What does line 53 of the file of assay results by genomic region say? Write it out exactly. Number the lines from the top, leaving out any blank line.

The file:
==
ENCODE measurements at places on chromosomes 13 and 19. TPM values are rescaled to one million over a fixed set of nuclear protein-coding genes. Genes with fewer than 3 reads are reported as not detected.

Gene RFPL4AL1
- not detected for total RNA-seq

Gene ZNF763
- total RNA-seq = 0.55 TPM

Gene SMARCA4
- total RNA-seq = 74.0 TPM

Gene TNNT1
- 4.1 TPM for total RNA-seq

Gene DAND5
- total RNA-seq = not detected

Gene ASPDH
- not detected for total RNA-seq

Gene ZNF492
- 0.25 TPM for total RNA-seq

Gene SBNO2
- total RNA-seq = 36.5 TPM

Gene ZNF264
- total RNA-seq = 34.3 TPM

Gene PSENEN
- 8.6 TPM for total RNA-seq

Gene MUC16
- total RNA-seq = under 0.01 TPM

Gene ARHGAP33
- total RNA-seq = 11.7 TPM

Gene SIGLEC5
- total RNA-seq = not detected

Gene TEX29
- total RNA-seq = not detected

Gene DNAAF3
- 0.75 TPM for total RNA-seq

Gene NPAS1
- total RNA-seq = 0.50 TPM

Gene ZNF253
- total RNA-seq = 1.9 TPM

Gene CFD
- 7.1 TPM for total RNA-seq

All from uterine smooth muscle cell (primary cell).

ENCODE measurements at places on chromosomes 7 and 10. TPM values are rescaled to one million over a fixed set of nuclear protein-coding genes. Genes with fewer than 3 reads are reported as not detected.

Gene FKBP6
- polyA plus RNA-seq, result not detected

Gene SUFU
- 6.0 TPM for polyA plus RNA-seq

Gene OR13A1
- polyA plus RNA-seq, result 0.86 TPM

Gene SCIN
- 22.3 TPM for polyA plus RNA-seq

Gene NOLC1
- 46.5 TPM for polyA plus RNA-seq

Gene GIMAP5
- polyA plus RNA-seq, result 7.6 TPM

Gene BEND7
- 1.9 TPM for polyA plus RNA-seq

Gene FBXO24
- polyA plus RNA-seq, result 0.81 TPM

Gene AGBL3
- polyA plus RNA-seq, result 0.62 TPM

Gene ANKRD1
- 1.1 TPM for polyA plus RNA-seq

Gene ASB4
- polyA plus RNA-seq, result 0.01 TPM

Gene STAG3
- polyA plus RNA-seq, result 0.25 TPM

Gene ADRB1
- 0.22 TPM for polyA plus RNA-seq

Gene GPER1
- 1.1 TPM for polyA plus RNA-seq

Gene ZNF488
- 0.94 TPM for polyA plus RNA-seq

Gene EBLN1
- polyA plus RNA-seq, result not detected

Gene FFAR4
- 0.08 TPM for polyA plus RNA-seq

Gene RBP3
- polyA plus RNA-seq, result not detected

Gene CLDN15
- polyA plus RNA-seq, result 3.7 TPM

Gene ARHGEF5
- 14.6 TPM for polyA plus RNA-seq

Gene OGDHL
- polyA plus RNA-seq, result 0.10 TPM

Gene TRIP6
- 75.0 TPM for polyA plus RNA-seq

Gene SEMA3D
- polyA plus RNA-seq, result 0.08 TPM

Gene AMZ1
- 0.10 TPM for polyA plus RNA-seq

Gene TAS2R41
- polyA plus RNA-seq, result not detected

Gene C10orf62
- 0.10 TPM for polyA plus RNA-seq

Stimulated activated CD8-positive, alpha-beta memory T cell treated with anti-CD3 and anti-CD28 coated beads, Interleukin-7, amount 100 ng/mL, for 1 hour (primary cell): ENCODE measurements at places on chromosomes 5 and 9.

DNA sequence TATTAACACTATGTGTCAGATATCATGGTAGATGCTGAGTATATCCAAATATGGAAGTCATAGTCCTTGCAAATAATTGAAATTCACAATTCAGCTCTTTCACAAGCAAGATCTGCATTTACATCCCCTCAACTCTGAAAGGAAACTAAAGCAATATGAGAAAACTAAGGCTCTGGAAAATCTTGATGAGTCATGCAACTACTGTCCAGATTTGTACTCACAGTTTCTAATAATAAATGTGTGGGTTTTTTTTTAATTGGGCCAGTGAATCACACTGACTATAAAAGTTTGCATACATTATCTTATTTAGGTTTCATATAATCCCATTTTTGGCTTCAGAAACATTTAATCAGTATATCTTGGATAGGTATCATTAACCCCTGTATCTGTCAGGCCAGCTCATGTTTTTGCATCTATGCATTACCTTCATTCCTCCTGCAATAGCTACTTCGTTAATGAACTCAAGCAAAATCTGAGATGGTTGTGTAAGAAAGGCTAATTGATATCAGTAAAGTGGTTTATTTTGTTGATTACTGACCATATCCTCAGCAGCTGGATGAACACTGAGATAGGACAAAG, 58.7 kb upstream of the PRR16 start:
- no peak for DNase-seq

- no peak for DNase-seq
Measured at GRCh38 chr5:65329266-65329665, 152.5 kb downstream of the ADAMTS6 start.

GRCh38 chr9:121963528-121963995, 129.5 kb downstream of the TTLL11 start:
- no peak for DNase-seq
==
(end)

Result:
- 1.9 TPM for polyA plus RNA-seq